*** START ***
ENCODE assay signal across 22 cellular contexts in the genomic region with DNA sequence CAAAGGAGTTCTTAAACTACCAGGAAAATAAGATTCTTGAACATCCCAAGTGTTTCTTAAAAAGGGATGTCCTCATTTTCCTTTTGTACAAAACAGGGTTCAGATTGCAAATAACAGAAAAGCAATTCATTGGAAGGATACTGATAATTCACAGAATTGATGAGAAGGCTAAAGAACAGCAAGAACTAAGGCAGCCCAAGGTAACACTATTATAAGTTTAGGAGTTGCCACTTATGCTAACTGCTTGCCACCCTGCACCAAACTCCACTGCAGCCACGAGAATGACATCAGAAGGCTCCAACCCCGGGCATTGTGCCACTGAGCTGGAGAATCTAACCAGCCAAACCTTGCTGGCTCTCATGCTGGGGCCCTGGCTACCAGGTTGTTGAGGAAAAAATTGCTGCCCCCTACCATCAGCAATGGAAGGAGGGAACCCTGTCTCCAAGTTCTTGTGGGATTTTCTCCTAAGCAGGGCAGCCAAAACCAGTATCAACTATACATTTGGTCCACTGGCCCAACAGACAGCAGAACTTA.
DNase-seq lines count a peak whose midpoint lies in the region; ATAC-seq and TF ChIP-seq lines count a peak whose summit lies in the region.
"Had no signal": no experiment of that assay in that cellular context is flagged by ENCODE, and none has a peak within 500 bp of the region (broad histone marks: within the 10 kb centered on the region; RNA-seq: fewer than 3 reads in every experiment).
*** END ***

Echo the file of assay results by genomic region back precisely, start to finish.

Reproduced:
ENCODE assay signal across 22 cellular contexts in the genomic region with DNA sequence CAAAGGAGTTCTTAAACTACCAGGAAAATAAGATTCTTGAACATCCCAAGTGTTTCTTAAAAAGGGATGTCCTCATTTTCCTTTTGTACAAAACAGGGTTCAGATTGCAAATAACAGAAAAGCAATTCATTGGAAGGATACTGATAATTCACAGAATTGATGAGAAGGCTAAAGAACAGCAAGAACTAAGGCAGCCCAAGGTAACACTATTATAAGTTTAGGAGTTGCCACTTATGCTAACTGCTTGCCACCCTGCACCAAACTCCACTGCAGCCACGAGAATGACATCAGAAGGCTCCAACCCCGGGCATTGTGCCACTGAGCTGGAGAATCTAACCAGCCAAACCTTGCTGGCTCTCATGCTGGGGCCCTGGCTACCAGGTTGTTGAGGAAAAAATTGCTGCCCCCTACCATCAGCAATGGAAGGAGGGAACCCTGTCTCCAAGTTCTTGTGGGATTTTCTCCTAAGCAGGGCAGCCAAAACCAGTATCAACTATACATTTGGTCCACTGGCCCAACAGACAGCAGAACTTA.
DNase-seq lines count a peak whose midpoint lies in the region; ATAC-seq and TF ChIP-seq lines count a peak whose summit lies in the region.
"Had no signal": no experiment of that assay in that cellular context is flagged by ENCODE, and none has a peak within 500 bp of the region (broad histone marks: within the 10 kb centered on the region; RNA-seq: fewer than 3 reads in every experiment).